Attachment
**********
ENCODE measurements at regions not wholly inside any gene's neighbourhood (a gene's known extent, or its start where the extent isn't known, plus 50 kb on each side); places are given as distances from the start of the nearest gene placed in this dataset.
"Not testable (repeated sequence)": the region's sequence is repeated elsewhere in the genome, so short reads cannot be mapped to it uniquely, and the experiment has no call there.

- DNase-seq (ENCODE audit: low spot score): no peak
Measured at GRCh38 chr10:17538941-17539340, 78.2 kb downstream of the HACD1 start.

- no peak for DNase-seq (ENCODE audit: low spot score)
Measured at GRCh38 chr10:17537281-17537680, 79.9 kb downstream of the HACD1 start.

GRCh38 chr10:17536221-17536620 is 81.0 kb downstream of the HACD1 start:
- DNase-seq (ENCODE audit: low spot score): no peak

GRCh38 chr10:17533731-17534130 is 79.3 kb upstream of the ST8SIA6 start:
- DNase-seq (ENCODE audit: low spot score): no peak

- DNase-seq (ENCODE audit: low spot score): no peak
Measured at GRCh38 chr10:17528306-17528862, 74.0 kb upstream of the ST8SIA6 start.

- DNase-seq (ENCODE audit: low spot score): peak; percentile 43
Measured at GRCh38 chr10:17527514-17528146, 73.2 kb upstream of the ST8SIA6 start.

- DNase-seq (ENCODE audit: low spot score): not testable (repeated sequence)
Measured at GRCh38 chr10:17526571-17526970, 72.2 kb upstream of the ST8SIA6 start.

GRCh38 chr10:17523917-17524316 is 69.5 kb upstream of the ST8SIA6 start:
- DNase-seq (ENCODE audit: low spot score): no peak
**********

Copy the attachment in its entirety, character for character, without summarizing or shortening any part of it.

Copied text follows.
ENCODE measurements at regions not wholly inside any gene's neighbourhood (a gene's known extent, or its start where the extent isn't known, plus 50 kb on each side); places are given as distances from the start of the nearest gene placed in this dataset.
"Not testable (repeated sequence)": the region's sequence is repeated elsewhere in the genome, so short reads cannot be mapped to it uniquely, and the experiment has no call there.

- DNase-seq (ENCODE audit: low spot score): no peak
Measured at GRCh38 chr10:17538941-17539340, 78.2 kb downstream of the HACD1 start.

- no peak for DNase-seq (ENCODE audit: low spot score)
Measured at GRCh38 chr10:17537281-17537680, 79.9 kb downstream of the HACD1 start.

GRCh38 chr10:17536221-17536620 is 81.0 kb downstream of the HACD1 start:
- DNase-seq (ENCODE audit: low spot score): no peak

GRCh38 chr10:17533731-17534130 is 79.3 kb upstream of the ST8SIA6 start:
- DNase-seq (ENCODE audit: low spot score): no peak

- DNase-seq (ENCODE audit: low spot score): no peak
Measured at GRCh38 chr10:17528306-17528862, 74.0 kb upstream of the ST8SIA6 start.

- DNase-seq (ENCODE audit: low spot score): peak; percentile 43
Measured at GRCh38 chr10:17527514-17528146, 73.2 kb upstream of the ST8SIA6 start.

- DNase-seq (ENCODE audit: low spot score): not testable (repeated sequence)
Measured at GRCh38 chr10:17526571-17526970, 72.2 kb upstream of the ST8SIA6 start.

GRCh38 chr10:17523917-17524316 is 69.5 kb upstream of the ST8SIA6 start:
- DNase-seq (ENCODE audit: low spot score): no peak